Rewilding is a wonderful and relaxed form of land management that anyone with plant literacy and land can practice. Essentially it boils down to removing any invasive plants and letting the natural seed bank express itself.
Rewilding is not like formal garden development. A new garden bed is not created, and soil amending isn’t considered unless there’s major mineral deficiencies. There is of course quite a lot of subjective choice in the management standards. Can introduced plants that are not considered invasive be kept? At the rewilded back edge area of our wildflower farm, we leave Mullein when it spontaneously populates. Though technically introduced, Mullein passes the ecological test for that rare category called, “a naturalized plant.”
Over the years your rewilding practice can evolve and refine itself. Here at the wildflower farm, in year 1 we simply removed all the invasive plants and watched what happened. We enjoyed the natural beauty of about 40 Heart Leaf Aster plants that spontaneously germinated, then thrived. In year 2 there was a lot of native-but-aggressive Pokeweed. Year 3 we decided to remove some of the Pokeweed to give the Asters and other natives more space. Native-but-edible weeds like Lamb’s Quarter and Amaranth grew rapidly. A Sumac sprung up and became 7 feet in height quickly.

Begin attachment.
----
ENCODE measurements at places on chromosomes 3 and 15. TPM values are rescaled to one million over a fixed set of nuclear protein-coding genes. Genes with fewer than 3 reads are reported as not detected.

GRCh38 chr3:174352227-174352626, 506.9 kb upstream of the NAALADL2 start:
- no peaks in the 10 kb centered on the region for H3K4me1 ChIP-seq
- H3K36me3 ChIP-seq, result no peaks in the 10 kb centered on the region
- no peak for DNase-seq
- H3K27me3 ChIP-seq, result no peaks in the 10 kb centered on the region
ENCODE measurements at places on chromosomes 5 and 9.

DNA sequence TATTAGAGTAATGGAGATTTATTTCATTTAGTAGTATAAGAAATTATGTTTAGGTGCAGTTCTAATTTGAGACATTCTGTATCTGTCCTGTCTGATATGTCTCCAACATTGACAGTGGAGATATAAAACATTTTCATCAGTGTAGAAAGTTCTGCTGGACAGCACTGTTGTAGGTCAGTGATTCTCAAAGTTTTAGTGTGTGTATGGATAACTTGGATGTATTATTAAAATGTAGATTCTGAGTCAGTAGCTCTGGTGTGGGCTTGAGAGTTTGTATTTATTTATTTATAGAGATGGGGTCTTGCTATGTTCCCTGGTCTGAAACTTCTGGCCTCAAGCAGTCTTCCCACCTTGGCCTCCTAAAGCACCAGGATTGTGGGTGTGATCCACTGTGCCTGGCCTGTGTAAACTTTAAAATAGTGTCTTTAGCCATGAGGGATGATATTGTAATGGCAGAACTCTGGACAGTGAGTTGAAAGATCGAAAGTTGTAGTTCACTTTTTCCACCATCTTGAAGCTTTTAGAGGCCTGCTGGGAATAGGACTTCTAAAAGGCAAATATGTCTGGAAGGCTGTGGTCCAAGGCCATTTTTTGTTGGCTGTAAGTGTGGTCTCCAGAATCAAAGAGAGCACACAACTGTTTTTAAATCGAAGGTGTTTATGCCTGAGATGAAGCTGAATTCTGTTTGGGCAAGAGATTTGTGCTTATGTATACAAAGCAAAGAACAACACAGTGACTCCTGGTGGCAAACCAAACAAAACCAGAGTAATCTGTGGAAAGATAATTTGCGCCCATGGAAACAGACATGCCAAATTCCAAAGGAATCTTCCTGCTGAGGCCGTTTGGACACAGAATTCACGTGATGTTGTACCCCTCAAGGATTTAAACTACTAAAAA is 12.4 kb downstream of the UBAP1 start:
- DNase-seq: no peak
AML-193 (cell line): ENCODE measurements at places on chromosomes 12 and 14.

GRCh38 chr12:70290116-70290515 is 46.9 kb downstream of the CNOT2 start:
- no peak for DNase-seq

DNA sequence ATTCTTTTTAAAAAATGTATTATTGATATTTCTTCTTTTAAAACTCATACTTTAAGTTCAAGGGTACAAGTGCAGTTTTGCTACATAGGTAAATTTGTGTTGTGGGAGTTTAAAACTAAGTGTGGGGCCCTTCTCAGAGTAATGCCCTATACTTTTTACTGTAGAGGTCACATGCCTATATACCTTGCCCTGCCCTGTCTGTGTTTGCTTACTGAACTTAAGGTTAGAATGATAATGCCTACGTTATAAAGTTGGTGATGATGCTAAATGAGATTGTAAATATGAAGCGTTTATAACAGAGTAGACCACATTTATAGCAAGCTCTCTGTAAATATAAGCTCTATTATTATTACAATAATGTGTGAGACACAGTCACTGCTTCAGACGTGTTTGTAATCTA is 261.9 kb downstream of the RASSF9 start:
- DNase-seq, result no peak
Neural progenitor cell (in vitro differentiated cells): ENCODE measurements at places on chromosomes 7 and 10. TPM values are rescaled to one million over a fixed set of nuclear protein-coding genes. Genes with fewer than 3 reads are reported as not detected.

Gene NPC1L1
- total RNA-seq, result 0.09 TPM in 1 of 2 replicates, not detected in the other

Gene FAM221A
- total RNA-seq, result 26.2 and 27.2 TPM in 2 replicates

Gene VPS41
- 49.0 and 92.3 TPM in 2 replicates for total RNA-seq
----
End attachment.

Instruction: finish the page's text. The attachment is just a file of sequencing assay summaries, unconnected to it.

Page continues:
Rewilding the Future.
Going into our 4th season at the new farm, we plan to take a more active and involved approach. We’ll manage the native “weeds” more intentionally. Over the winter we seeded the rewild zone heavily with native wildflower seeds. We relocated multiple pounds of wildflower seed harvested from other flower farm spaces. We hope to manage the Amaranth and Lamb’s Quarters by the cutting method. It will be fun to see what comes up.
Do you love the idea of rewilding a piece of your property? Want some help? Fill out our customer intake form and our design/build team will be in touch soon.